Chinese Olympic gold medalists under IOC probe for wearing Mao Zedong pins

Chinese Olympic gold medalists under IOC probe for wearing Mao Zedong pinsChinese Olympic gold medalists under IOC probe for wearing Mao Zedong pins
The International Olympic Committee (IOC) is investigating two Chinese Olympic gold medalists for potentially breaching its rules on the display of political paraphernalia.
Badge of loyalty: Cyclists Bao Shanju (鲍珊菊) and Zhong Tianshi (钟天使) took to the podium wearing pins with China’s former leader Mao Zedong’s face on them after winning the Olympic gold in the women’s team sprint on Monday, Reuters reported.
  • Mao, who proclaimed the People’s Republic of China’s establishment in October 1949, is a revered figure in China as its founding father.
  • The pins featuring Mao, popularly worn in the country during his reign, are still worn in China by citizens today. 
  • The athletes’ gesture was celebrated by Chinese media outlets as an expression of loyalty to China and the ruling Communist Party of China.
  • China’s current leader Xi Jinping often cited the communist ideology espoused by Mao when he chaired the party from 1943 until he died in 1976. 
The investigation: The IOC has reportedly asked the Chinese Olympic Committee to conduct their own investigation and determine whether the athletes violated Rule 50 of the IOC charter, which states: “No kind of demonstration or political, religious or racial propaganda is permitted in any Olympic sites, venues or other areas.”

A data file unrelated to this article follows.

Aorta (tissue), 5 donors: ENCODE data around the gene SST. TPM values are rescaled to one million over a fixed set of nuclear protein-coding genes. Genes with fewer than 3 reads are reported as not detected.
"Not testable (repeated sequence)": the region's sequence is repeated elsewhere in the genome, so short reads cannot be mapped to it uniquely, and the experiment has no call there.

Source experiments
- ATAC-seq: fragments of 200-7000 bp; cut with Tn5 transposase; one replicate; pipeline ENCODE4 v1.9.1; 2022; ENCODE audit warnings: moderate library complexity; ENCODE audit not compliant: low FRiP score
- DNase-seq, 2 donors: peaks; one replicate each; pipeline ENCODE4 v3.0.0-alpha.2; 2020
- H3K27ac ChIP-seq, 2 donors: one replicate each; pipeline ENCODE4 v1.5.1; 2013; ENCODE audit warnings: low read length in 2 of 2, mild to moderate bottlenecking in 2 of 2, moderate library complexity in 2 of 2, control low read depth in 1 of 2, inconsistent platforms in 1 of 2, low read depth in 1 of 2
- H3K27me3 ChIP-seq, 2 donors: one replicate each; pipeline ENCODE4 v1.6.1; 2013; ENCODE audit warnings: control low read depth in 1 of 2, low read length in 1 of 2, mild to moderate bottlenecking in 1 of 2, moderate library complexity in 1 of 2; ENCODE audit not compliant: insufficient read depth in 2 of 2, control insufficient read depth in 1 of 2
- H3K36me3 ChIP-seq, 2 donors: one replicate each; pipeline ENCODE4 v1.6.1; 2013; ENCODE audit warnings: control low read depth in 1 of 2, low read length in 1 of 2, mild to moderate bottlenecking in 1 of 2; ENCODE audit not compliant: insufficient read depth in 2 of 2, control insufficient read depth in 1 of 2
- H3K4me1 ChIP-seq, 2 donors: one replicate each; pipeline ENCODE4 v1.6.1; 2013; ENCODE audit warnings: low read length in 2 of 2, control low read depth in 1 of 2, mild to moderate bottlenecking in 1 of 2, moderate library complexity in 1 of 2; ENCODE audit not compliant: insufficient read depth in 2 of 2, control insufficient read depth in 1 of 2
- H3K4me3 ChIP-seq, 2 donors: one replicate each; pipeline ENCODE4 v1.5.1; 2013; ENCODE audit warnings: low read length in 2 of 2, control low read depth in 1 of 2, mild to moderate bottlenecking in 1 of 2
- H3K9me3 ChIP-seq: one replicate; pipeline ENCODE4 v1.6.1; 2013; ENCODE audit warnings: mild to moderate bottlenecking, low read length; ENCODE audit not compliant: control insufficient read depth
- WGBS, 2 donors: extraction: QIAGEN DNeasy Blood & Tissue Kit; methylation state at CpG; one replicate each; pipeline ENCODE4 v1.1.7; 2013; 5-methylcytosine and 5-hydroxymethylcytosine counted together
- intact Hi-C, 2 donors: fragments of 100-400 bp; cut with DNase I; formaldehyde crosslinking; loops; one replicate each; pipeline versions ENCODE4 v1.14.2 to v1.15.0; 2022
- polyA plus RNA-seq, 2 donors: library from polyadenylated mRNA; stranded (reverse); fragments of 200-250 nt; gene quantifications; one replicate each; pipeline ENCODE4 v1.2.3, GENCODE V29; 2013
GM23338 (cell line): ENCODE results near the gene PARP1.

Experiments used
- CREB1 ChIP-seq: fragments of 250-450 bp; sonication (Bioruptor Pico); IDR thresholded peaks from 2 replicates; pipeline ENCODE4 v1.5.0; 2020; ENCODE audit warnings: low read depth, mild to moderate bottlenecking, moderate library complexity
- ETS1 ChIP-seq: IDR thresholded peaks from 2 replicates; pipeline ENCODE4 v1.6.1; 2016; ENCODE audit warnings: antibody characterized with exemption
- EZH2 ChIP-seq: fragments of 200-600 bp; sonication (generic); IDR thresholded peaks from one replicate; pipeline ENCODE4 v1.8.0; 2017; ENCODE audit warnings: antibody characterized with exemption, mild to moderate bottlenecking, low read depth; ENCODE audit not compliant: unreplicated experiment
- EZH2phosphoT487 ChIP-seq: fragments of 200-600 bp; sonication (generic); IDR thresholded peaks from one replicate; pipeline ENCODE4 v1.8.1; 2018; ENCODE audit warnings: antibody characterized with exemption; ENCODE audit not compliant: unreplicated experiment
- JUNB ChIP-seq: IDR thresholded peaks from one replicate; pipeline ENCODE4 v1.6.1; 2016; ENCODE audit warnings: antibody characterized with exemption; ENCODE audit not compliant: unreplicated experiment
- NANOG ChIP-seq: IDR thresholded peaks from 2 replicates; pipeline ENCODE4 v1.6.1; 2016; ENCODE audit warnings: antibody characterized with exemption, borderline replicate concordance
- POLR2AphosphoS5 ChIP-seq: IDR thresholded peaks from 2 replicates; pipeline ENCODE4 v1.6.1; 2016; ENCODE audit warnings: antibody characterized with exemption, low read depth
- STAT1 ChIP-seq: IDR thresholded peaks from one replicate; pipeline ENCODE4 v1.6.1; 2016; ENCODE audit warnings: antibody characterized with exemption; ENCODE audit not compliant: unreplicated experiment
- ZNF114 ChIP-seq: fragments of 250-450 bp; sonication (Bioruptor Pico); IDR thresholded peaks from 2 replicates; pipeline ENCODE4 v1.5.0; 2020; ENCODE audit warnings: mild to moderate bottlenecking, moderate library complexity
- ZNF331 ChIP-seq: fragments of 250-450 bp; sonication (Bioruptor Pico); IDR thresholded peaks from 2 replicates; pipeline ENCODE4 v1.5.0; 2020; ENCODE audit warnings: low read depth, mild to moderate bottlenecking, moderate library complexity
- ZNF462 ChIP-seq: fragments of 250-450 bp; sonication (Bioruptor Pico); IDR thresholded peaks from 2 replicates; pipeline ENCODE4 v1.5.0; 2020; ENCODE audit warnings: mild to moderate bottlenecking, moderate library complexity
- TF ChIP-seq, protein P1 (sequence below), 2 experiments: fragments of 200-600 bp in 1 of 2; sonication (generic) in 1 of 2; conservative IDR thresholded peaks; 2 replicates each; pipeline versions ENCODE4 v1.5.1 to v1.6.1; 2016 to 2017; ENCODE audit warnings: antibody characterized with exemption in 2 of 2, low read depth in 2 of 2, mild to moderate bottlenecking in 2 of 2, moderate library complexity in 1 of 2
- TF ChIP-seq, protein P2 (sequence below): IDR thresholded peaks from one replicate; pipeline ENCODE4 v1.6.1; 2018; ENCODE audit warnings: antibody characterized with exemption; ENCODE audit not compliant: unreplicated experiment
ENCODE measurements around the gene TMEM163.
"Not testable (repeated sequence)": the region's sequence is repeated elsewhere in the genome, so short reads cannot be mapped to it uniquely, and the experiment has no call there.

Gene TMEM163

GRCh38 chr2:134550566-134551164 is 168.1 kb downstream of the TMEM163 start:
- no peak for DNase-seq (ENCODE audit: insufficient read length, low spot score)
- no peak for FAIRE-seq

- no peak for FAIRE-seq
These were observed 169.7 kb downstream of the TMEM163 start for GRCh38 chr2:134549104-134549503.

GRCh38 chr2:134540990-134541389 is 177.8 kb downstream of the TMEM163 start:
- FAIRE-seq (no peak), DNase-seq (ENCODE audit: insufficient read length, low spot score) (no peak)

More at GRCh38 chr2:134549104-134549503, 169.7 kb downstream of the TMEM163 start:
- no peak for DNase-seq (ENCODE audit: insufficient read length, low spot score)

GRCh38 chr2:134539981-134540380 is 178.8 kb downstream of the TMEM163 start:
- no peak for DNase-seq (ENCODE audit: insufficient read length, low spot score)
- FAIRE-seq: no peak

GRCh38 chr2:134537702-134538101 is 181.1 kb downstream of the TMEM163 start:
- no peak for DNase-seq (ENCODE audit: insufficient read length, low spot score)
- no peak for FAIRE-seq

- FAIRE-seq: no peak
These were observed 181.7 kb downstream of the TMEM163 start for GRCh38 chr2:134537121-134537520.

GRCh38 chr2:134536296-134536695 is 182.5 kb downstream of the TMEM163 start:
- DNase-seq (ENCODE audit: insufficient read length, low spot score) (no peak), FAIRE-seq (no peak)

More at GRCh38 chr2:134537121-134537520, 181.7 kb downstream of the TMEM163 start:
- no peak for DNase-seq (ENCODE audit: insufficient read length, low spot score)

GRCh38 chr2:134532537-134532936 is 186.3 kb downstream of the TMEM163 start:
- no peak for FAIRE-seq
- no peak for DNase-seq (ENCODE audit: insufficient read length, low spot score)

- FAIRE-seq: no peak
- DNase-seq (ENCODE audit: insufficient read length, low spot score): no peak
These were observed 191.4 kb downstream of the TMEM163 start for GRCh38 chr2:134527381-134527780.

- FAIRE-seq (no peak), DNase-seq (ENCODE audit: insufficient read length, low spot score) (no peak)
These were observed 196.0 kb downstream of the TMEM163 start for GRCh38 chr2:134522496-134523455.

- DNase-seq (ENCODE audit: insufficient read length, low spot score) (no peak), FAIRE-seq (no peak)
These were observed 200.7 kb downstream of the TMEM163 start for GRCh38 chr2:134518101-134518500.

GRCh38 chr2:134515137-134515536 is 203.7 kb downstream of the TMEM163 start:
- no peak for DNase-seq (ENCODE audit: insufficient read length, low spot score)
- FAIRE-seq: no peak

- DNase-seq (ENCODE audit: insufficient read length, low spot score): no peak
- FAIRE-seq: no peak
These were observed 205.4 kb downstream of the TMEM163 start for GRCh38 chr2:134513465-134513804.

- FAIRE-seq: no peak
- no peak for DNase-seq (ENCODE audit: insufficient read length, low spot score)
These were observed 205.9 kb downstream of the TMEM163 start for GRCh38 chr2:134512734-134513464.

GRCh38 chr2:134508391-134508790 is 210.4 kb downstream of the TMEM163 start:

• The Chinese Olympic Committee assured the IOC that none of its athletes would be wearing the badges anymore and said they would provide a report soon.
  • According to the charter, violations of the rule can lead to “disciplinary action…on a case-by-case basis as necessary.”
  • In 1968, African American athletes Tommie Smith and John Carlos were expelled from the Mexico Olympics after raising their black-gloved fists at the podium.
  • In the current Tokyo Games, U.S. athlete Raven Saunders attracted the IOC’s attention after crossing her arms in the shape of an X during her medal ceremony.
  • The U.S. Olympic and Paralympic Committee said the gesture “was respectful of her competitors and did not violate our rules related to demonstration.”
  • On Wednesday, IOC spokesman Mark Adams said they are suspending their action against Saunders following her mother’s passing, reports CNN.
Featured Image via Frontline
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